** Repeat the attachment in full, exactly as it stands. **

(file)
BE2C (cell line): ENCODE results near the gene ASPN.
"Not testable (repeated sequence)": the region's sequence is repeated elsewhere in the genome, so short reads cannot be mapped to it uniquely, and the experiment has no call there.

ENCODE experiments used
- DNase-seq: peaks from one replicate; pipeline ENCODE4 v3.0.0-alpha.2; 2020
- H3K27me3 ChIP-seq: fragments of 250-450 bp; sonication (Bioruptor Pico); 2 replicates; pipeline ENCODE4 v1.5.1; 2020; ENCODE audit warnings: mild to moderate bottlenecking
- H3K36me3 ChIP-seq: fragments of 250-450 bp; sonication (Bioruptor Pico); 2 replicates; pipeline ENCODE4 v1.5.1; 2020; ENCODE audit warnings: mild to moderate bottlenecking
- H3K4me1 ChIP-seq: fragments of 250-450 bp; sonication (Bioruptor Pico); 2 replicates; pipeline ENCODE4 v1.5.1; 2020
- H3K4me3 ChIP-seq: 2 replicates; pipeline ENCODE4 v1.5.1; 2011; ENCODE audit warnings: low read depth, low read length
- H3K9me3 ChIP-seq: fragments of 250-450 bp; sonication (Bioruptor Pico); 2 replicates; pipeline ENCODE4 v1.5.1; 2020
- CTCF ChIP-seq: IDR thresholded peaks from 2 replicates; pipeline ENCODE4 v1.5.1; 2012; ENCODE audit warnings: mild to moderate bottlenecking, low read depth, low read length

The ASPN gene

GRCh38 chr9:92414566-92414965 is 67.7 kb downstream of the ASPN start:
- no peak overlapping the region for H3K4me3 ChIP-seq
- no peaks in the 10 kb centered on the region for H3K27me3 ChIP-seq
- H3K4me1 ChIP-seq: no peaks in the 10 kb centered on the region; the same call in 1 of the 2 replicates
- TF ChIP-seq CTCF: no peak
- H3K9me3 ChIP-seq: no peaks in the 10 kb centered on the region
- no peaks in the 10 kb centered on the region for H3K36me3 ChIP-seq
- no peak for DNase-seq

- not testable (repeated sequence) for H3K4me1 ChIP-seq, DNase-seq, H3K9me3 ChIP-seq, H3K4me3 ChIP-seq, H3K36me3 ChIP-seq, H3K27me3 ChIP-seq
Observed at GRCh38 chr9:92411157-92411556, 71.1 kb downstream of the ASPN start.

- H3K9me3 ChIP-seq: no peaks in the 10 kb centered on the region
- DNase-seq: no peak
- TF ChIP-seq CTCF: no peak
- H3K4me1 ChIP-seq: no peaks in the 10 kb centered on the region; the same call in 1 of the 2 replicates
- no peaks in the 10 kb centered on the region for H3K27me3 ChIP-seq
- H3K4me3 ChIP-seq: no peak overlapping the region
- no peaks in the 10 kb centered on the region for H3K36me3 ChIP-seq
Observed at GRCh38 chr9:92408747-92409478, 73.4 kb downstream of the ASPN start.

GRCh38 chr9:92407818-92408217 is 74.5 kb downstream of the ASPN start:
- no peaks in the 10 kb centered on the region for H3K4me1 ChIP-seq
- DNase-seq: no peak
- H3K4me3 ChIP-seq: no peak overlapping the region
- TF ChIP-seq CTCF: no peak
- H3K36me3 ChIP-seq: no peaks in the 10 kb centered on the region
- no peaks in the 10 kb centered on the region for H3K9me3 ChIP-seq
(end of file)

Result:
BE2C (cell line): ENCODE results near the gene ASPN.
"Not testable (repeated sequence)": the region's sequence is repeated elsewhere in the genome, so short reads cannot be mapped to it uniquely, and the experiment has no call there.

ENCODE experiments used
- DNase-seq: peaks from one replicate; pipeline ENCODE4 v3.0.0-alpha.2; 2020
- H3K27me3 ChIP-seq: fragments of 250-450 bp; sonication (Bioruptor Pico); 2 replicates; pipeline ENCODE4 v1.5.1; 2020; ENCODE audit warnings: mild to moderate bottlenecking
- H3K36me3 ChIP-seq: fragments of 250-450 bp; sonication (Bioruptor Pico); 2 replicates; pipeline ENCODE4 v1.5.1; 2020; ENCODE audit warnings: mild to moderate bottlenecking
- H3K4me1 ChIP-seq: fragments of 250-450 bp; sonication (Bioruptor Pico); 2 replicates; pipeline ENCODE4 v1.5.1; 2020
- H3K4me3 ChIP-seq: 2 replicates; pipeline ENCODE4 v1.5.1; 2011; ENCODE audit warnings: low read depth, low read length
- H3K9me3 ChIP-seq: fragments of 250-450 bp; sonication (Bioruptor Pico); 2 replicates; pipeline ENCODE4 v1.5.1; 2020
- CTCF ChIP-seq: IDR thresholded peaks from 2 replicates; pipeline ENCODE4 v1.5.1; 2012; ENCODE audit warnings: mild to moderate bottlenecking, low read depth, low read length

The ASPN gene

GRCh38 chr9:92414566-92414965 is 67.7 kb downstream of the ASPN start:
- no peak overlapping the region for H3K4me3 ChIP-seq
- no peaks in the 10 kb centered on the region for H3K27me3 ChIP-seq
- H3K4me1 ChIP-seq: no peaks in the 10 kb centered on the region; the same call in 1 of the 2 replicates
- TF ChIP-seq CTCF: no peak
- H3K9me3 ChIP-seq: no peaks in the 10 kb centered on the region
- no peaks in the 10 kb centered on the region for H3K36me3 ChIP-seq
- no peak for DNase-seq

- not testable (repeated sequence) for H3K4me1 ChIP-seq, DNase-seq, H3K9me3 ChIP-seq, H3K4me3 ChIP-seq, H3K36me3 ChIP-seq, H3K27me3 ChIP-seq
Observed at GRCh38 chr9:92411157-92411556, 71.1 kb downstream of the ASPN start.

- H3K9me3 ChIP-seq: no peaks in the 10 kb centered on the region
- DNase-seq: no peak
- TF ChIP-seq CTCF: no peak
- H3K4me1 ChIP-seq: no peaks in the 10 kb centered on the region; the same call in 1 of the 2 replicates
- no peaks in the 10 kb centered on the region for H3K27me3 ChIP-seq
- H3K4me3 ChIP-seq: no peak overlapping the region
- no peaks in the 10 kb centered on the region for H3K36me3 ChIP-seq
Observed at GRCh38 chr9:92408747-92409478, 73.4 kb downstream of the ASPN start.

GRCh38 chr9:92407818-92408217 is 74.5 kb downstream of the ASPN start:
- no peaks in the 10 kb centered on the region for H3K4me1 ChIP-seq
- DNase-seq: no peak
- H3K4me3 ChIP-seq: no peak overlapping the region
- TF ChIP-seq CTCF: no peak
- H3K36me3 ChIP-seq: no peaks in the 10 kb centered on the region
- no peaks in the 10 kb centered on the region for H3K9me3 ChIP-seq